I had one of those revelatory moments today in my history class. The girls were working really hard on some research. They had created Google Docs in pairs and were each adding new facts when they found them. They were using a fabulous PBS site: “Slavery and the Making of America.” One student created the Google Doc and sent an invitation to her partner and to me. Each pair had two topics on the slave experience to cover. The Google Doc was divided into the two topics. Their task was to each research one of the topics for 20 minutes and post facts to the document. Then they switched, read what their partner had written and add to it. I resisted the urge to go to my desk and start doing something else, since there was total silence in the room. I spent the time walking around and making comments, asking questions, doing some trouble-shooting. For the most part, though, they had no active need of me.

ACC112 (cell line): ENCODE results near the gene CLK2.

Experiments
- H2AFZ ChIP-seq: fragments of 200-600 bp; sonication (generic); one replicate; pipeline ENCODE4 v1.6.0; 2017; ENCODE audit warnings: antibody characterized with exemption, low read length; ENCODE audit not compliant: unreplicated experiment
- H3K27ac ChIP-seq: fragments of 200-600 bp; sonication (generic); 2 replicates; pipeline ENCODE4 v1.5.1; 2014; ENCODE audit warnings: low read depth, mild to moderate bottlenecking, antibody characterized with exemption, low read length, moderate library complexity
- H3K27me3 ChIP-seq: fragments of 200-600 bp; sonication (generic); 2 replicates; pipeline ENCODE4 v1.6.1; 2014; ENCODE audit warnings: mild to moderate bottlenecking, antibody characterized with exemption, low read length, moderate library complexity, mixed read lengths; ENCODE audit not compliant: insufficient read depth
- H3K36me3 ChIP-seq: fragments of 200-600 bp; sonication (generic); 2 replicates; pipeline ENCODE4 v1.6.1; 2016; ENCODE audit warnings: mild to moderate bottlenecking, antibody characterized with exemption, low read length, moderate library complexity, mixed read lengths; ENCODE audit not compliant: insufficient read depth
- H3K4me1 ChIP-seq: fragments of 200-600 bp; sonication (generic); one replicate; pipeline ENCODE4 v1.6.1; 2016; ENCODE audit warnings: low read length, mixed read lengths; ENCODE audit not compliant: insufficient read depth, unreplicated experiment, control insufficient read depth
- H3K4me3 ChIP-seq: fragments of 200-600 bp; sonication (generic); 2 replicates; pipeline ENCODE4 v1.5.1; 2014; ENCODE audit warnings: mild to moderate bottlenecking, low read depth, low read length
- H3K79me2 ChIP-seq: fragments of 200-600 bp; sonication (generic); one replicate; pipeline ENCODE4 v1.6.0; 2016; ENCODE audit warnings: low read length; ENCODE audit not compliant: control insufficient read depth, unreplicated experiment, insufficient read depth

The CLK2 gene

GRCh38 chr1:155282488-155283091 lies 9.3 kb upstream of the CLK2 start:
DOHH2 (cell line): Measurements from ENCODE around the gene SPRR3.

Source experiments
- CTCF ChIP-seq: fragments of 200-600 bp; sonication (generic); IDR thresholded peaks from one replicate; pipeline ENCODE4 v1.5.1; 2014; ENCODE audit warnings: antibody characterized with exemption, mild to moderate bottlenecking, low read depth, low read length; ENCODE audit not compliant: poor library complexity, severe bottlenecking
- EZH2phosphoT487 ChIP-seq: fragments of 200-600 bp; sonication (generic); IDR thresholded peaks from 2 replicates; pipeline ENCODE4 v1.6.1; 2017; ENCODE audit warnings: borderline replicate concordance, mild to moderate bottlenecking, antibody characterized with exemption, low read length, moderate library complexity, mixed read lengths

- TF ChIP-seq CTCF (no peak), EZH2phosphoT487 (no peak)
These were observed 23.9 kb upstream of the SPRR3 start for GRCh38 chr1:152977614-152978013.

Then when the 20 minutes was almost over, I went to my computer and accepted the invitation to each document. I went to each and wrote a message, “Excellent research. Remember to write in short phrases. It is now time to switch to the other topic.” Then I highlighted it in red to make it stand out. I quickly then got up and wandered the room.
Suddenly one girl’s head popped up. “Did you do that?” she asked. When I nodded, she got a great smile on her face. “That is so cool!”
I often stumble on the fact that while they are comfortable on the Web, my students do not have a lot of experience beyond Facebook. They need to be exposed and explore along with us. Where they will take that new knowledge and what they will do with it will be fascinating to watch.